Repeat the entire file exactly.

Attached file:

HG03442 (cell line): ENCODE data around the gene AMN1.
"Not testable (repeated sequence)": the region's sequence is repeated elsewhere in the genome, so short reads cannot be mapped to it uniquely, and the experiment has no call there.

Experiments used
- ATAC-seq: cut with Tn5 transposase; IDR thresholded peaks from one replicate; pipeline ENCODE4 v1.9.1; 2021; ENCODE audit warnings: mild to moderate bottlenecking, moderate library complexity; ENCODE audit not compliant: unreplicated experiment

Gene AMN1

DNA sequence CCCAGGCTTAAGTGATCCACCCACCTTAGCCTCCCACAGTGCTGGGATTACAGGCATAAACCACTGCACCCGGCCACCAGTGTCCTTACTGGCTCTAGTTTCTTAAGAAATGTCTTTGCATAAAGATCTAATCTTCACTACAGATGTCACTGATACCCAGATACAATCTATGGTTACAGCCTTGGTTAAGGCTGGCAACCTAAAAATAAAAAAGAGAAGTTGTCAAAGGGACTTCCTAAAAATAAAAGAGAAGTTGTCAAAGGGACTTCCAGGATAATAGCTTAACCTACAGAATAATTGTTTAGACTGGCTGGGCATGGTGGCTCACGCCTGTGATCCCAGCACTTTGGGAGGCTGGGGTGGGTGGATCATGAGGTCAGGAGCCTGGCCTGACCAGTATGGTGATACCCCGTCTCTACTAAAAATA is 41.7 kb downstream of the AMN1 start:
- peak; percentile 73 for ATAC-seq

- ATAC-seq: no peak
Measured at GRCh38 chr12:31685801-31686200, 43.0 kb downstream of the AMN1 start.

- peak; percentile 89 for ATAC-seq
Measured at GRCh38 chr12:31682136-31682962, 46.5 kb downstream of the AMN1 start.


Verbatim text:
HG03442 (cell line): ENCODE data around the gene AMN1.
"Not testable (repeated sequence)": the region's sequence is repeated elsewhere in the genome, so short reads cannot be mapped to it uniquely, and the experiment has no call there.

Experiments used
- ATAC-seq: cut with Tn5 transposase; IDR thresholded peaks from one replicate; pipeline ENCODE4 v1.9.1; 2021; ENCODE audit warnings: mild to moderate bottlenecking, moderate library complexity; ENCODE audit not compliant: unreplicated experiment

Gene AMN1

DNA sequence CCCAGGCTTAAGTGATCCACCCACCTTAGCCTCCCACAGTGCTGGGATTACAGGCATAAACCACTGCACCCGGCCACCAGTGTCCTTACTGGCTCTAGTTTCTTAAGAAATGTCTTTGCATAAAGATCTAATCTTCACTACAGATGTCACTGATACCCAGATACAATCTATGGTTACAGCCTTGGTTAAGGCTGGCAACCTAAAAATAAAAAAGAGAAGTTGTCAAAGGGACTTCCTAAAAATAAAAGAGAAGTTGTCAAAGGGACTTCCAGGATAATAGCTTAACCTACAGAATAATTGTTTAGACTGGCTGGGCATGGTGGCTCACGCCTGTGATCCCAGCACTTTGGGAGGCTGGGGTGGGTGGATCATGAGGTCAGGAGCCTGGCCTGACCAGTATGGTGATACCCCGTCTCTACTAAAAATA is 41.7 kb downstream of the AMN1 start:
- peak; percentile 73 for ATAC-seq

- ATAC-seq: no peak
Measured at GRCh38 chr12:31685801-31686200, 43.0 kb downstream of the AMN1 start.

- peak; percentile 89 for ATAC-seq
Measured at GRCh38 chr12:31682136-31682962, 46.5 kb downstream of the AMN1 start.